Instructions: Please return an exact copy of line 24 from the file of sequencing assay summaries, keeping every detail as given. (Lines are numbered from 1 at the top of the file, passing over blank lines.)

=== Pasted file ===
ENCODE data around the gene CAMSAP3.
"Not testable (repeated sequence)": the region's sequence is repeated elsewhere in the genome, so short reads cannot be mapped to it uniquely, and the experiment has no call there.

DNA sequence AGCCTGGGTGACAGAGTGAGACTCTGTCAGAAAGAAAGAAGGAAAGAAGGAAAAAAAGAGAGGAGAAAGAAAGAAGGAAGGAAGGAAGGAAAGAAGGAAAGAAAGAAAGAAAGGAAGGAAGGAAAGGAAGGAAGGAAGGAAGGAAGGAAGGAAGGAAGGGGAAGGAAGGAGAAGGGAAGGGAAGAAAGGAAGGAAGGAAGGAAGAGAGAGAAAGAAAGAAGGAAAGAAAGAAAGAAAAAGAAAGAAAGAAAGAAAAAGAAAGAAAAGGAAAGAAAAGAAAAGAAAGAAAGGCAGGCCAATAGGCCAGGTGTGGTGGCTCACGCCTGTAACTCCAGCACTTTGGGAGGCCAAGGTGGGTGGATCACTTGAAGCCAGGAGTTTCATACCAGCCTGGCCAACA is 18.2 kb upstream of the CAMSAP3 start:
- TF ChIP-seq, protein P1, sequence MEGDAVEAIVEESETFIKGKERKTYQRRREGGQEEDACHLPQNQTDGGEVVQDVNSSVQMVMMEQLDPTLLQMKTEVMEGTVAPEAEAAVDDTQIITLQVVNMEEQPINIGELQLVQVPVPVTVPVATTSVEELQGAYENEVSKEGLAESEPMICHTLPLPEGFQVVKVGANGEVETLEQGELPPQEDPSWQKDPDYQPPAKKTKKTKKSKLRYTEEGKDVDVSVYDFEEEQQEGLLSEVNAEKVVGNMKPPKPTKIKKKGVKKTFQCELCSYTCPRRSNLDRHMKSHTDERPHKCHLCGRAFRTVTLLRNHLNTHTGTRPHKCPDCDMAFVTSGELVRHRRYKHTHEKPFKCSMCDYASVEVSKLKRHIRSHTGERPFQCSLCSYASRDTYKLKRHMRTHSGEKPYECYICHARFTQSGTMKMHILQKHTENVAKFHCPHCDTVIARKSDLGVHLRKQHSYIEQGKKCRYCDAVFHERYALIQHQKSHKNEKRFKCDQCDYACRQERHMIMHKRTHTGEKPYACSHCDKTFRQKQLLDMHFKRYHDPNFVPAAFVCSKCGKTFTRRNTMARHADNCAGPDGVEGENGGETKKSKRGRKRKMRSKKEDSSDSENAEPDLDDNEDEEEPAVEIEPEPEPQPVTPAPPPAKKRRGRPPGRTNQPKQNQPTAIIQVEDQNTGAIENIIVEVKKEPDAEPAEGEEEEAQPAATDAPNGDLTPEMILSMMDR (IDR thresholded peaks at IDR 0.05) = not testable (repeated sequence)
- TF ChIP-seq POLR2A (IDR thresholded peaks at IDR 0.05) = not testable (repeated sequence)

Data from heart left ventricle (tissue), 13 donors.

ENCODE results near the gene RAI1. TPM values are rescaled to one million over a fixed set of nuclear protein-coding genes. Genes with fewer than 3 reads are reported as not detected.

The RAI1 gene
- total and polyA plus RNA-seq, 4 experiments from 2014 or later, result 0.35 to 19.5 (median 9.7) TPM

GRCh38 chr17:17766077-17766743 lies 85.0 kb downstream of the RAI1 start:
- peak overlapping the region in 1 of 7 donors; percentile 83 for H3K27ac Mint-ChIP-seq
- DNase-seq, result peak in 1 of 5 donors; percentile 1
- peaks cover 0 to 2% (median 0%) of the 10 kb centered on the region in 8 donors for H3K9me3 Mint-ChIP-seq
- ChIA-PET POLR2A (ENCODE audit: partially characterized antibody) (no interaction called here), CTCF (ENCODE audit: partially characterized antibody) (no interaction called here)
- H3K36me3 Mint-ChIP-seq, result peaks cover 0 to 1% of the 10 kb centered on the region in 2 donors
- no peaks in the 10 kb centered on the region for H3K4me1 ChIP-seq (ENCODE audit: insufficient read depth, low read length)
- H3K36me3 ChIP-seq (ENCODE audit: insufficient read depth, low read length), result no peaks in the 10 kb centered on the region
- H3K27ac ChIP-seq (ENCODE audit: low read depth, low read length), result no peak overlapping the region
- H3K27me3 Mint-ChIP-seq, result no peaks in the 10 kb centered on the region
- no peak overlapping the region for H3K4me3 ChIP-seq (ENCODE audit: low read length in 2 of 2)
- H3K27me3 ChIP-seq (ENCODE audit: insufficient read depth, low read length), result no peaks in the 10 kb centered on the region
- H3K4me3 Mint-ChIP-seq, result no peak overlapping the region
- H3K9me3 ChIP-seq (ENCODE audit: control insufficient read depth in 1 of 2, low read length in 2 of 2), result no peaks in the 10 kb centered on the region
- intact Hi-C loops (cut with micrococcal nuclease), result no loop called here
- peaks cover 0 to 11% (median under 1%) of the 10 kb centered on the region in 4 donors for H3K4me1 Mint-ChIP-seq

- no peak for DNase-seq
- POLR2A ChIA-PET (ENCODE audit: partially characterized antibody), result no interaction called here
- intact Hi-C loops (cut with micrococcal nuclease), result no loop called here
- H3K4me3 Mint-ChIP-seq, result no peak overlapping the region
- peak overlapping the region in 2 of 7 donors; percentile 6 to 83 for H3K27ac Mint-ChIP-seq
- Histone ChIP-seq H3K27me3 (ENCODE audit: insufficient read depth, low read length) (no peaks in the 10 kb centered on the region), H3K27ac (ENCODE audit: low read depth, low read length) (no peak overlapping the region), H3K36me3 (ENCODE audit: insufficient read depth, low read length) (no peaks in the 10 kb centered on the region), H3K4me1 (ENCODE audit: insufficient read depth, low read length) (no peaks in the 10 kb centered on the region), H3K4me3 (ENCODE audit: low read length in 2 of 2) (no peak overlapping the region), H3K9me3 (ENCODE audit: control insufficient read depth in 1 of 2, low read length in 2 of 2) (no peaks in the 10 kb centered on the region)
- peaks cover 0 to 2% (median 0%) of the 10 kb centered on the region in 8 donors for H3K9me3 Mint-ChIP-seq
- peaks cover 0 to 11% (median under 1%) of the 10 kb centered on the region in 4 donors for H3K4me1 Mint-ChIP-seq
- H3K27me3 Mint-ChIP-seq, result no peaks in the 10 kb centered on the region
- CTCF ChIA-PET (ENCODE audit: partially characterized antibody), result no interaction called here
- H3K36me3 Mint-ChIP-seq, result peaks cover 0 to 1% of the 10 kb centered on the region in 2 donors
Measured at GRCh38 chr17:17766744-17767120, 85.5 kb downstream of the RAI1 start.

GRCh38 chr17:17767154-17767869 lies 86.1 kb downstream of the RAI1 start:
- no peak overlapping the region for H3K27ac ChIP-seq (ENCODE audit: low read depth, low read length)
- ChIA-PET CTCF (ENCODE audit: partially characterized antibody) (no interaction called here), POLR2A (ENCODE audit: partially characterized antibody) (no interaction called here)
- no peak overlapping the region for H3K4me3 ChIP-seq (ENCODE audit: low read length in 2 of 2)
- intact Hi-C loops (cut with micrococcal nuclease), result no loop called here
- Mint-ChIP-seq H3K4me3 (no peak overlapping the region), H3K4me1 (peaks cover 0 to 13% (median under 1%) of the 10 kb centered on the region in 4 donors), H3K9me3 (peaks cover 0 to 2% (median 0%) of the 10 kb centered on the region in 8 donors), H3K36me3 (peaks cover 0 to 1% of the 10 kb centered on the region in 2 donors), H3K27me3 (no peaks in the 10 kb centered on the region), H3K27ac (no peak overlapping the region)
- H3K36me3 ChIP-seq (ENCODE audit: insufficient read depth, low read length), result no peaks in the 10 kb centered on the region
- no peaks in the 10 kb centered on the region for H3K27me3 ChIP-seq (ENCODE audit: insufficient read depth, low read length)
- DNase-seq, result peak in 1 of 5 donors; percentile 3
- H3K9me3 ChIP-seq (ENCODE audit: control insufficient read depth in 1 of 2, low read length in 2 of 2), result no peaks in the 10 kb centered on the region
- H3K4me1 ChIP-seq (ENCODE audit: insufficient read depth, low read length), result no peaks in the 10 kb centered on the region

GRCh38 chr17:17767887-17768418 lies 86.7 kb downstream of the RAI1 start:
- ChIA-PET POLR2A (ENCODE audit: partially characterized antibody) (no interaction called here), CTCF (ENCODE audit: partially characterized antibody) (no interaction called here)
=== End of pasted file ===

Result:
- intact Hi-C loops (cut with micrococcal nuclease), result no loop called here